Guest post by Kevin Measor
Prosaposin or PSAP, a glycoprotein encoded by the PSAP gene, can be cleaved into four products: saposins A, B, C, and D. All four are important for the hydrolysis of sphingolipids ― compounds known to play an important role in signal transmission and cell recognition. Mutations in the PSAP gene can lead to a host of diseases including Gaucher disease (a lysosomal storage disease) and Tay-Sachs disease, a devastating condition that usually results in death by early childhood .
Prosaposin is crucially affected during and following cerebral ischemia, where insufficient blood flow in the brain disrupts its processing and thus glycosphingolipid metabolism. This malfunction adversely affects synapses and cell signaling, and consequently normal brain function . Correspondingly, the precursor molecule has been shown to possess neuroprotective effects and can act as an important growth factor, either being secreted or presented as an integral membrane protein. A study in the Journal of Neurochemistry found that prosaposin, when secreted by stromal cell-derived neuroprogenitor cells in the bone marrow, can protect adult neural cells from apoptotic cell death .
More recently the role of prosaposin in cell signaling has been highlighted in cancer research. The anti-apoptotic protection offered by prosaposin has associated this pleiotropic growth factor with the promotion of proliferation of certain cancers. A recent study in the journal Cancer Science, has implicated PSAP expression in the promotion of breast cancer. The authors of this paper used Proteintech’s anti-PSAP antibody in an enzyme linked immunosorbent assay (ELISA) to detect prosaposin secreted into the cell culture media. The assay detected decreased levels of prosaposin in cells transfected with plasmid designed to knock down PSAP expression . The researchers in the Cancer Science study were able to show that prosaposin affects estrogen alpha-signaling in both in vivo and in vitro models of breast cancer. Decreased PSAP expression consequently led to a decrease in estrogen receptor alpha (ERa) expression and, accordingly, overexpression of this gene led to increased ERα levels.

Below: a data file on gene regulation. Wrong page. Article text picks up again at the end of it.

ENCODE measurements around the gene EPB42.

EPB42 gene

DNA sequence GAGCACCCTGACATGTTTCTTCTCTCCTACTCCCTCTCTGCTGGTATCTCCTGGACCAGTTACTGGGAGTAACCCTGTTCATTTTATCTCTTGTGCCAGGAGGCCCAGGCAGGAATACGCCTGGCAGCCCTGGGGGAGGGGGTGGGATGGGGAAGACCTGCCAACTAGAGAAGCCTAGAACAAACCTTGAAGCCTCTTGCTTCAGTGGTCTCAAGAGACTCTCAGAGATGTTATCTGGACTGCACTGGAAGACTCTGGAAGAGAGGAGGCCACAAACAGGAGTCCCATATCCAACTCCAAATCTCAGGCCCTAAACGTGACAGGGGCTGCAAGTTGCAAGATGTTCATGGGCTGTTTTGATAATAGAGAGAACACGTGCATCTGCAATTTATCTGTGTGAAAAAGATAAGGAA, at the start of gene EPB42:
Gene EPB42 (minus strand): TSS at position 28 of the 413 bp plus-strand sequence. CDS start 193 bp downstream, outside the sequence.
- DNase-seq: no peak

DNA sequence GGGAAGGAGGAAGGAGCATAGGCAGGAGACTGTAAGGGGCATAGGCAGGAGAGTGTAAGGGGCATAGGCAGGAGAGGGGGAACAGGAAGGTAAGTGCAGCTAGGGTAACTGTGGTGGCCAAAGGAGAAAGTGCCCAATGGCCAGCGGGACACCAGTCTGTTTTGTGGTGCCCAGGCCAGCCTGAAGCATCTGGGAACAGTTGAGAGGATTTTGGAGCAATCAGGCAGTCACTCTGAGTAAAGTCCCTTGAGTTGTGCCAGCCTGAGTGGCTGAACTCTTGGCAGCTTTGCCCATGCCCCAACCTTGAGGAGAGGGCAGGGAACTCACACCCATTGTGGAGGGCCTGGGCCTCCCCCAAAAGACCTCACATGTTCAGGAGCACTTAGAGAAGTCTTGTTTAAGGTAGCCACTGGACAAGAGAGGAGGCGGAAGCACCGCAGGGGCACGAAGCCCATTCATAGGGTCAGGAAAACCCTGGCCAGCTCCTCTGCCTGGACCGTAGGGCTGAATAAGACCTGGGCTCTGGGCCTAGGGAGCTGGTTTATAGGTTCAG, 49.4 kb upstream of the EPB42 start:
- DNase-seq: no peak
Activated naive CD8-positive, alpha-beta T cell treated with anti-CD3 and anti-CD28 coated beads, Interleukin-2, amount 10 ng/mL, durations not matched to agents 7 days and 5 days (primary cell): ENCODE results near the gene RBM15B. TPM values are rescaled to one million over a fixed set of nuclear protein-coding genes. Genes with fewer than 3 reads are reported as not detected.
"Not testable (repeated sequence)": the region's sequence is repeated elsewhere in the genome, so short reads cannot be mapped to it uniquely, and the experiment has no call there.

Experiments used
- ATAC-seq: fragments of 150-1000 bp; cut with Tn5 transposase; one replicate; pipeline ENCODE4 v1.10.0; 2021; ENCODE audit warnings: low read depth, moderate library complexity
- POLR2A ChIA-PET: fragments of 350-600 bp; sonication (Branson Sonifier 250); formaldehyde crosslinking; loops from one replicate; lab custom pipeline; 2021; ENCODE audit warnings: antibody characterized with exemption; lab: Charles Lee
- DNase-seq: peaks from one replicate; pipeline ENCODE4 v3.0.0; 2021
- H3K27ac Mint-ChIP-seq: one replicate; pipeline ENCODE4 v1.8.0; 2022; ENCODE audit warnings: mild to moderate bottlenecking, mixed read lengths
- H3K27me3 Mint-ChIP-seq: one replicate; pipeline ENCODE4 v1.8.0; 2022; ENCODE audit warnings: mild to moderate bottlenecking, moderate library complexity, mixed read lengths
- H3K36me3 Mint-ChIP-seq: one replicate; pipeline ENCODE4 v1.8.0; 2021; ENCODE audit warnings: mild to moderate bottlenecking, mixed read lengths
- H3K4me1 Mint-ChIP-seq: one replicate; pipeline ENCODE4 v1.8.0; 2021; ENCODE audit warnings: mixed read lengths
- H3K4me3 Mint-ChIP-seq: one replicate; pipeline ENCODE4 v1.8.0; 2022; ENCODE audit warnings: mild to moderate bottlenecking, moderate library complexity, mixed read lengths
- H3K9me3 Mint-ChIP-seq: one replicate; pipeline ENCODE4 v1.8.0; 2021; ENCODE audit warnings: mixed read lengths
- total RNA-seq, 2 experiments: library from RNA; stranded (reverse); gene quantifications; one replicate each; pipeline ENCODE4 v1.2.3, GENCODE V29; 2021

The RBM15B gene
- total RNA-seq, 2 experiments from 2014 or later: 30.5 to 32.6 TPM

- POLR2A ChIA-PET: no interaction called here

The estrogen receptor plays an important role in estrogen hormone signaling ― a pathway that, when defective, contributes to the progression of certain kinds of estrogen-dependent breast cancers. The findings of the Cancer Science study support the theory that activation of this receptor can be achieved independently of estrogen, with the help of growth factors like prosaposin . In light of other findings that increased levels of prosaposin are associated with more aggressive forms of prostate cancer , such results suggest that prosaposin may be an important molecule in the protection of cancer cells, enabling them to survive and proliferate. Such work also presents prosaposin as a potential drug target in the development of stratified treatments for personalized cancer therapies.
Guest Blogger Profile
Kevin Measor is a PhD candidate in Neuroscience at the University of California, Riverside and an aspiring science writer. He studies how the auditory cortex of the bat processes different properties of sound. He also holds bachelors degrees in biology and history, and masters degrees in biology and education. In his spare time he enjoys hanging out with his infant son, reading and birding.
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